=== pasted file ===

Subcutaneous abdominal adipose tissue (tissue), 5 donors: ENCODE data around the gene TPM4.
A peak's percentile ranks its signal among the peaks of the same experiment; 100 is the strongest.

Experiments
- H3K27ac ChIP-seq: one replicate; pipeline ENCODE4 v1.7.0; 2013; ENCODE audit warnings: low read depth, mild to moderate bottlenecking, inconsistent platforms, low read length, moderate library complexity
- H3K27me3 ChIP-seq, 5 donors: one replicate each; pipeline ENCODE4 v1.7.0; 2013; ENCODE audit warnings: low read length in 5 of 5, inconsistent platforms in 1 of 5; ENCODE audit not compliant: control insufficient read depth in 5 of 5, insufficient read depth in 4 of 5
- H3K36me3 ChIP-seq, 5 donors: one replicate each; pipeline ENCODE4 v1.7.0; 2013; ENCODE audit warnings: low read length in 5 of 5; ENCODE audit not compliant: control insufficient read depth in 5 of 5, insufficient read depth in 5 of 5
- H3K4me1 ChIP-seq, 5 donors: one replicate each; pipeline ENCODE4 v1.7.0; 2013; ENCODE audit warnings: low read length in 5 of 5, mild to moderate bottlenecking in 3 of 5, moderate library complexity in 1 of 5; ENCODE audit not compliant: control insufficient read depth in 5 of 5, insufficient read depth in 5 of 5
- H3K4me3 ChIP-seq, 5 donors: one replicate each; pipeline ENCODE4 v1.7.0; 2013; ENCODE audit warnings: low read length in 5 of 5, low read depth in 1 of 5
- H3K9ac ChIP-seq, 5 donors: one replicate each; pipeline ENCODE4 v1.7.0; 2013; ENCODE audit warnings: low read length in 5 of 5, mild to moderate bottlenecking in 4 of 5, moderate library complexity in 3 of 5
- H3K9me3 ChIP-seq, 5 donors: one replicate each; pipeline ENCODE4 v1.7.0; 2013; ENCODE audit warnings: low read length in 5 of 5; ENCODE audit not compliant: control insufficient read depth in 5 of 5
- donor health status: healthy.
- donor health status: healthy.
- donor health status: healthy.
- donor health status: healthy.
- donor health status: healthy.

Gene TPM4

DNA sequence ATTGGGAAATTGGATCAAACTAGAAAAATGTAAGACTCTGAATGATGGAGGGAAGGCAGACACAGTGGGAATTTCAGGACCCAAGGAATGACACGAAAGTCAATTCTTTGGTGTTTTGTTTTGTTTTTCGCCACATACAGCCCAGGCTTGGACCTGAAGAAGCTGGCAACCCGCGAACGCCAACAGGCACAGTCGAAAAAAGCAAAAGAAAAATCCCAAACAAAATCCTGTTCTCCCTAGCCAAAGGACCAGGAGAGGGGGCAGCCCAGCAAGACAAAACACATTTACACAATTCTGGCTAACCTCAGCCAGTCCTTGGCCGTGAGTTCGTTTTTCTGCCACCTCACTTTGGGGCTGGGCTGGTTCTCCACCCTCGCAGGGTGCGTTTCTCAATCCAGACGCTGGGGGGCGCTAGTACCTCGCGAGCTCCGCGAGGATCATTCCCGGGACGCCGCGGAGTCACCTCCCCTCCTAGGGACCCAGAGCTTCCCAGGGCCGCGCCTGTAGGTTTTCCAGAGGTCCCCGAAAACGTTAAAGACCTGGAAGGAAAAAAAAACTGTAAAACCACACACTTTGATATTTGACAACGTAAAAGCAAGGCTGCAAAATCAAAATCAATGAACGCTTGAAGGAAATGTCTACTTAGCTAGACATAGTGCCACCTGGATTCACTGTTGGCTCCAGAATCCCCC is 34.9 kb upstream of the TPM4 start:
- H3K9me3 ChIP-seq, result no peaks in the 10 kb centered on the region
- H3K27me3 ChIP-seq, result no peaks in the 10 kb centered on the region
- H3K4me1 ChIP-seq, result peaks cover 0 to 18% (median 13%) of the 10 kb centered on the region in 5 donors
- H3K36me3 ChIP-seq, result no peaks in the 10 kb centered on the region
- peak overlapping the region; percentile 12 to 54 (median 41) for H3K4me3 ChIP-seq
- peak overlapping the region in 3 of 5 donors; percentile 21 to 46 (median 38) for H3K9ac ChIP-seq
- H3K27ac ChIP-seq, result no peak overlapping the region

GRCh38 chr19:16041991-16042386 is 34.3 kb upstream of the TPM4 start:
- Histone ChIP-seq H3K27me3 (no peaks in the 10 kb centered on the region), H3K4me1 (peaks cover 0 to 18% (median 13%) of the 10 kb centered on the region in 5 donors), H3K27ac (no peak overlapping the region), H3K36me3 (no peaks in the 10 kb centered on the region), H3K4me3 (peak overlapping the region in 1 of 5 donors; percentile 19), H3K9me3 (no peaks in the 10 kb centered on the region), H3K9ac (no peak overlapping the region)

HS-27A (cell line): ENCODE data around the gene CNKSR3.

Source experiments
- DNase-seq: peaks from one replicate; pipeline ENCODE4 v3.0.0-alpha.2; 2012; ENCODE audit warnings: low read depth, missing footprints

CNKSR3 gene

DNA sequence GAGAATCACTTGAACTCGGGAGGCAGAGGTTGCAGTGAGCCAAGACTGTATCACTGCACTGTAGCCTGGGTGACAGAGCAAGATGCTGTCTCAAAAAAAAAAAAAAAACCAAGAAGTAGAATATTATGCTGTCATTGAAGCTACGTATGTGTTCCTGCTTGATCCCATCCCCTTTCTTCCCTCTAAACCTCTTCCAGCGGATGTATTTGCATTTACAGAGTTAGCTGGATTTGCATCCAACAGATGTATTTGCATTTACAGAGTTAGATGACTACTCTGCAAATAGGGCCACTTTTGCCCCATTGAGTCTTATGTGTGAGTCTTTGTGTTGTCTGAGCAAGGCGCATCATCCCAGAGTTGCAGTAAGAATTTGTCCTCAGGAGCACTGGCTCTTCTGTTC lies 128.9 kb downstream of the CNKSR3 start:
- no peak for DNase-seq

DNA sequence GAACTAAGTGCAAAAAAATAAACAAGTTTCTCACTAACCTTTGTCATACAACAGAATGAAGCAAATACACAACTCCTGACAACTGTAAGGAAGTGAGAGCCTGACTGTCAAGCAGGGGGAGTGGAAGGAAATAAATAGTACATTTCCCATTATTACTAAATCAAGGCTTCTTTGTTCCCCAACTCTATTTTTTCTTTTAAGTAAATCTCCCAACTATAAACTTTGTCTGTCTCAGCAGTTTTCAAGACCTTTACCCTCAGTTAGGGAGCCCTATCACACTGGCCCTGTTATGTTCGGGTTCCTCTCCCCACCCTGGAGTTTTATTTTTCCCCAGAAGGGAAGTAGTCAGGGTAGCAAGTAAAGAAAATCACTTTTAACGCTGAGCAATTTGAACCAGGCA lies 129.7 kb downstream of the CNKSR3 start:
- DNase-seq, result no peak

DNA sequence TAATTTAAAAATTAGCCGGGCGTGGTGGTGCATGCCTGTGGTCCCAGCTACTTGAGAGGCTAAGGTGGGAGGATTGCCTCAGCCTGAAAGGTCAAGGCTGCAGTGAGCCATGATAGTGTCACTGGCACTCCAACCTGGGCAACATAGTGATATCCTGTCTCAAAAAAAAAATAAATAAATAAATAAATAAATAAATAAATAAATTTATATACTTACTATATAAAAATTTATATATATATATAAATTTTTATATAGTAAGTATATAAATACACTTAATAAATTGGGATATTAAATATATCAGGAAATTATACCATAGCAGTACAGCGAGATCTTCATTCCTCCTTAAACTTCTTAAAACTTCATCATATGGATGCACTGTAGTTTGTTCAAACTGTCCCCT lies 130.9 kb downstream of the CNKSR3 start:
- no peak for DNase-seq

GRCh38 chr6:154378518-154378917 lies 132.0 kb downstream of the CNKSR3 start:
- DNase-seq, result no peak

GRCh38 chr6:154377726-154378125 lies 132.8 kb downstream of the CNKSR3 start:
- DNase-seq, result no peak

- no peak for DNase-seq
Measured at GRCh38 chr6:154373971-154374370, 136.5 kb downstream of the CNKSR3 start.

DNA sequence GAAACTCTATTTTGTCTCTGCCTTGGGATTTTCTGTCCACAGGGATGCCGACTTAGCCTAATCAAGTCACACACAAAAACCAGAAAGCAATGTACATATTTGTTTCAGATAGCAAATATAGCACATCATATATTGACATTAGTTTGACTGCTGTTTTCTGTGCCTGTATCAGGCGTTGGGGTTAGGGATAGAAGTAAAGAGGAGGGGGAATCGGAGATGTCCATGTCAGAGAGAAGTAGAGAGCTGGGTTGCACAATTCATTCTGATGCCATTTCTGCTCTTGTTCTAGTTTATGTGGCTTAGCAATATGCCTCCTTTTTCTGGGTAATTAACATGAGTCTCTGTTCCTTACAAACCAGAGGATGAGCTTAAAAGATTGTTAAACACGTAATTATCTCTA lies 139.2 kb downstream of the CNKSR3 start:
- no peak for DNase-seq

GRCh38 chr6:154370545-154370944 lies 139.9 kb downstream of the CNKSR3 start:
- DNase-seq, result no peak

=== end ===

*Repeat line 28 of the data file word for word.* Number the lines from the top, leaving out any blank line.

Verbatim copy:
Source experiments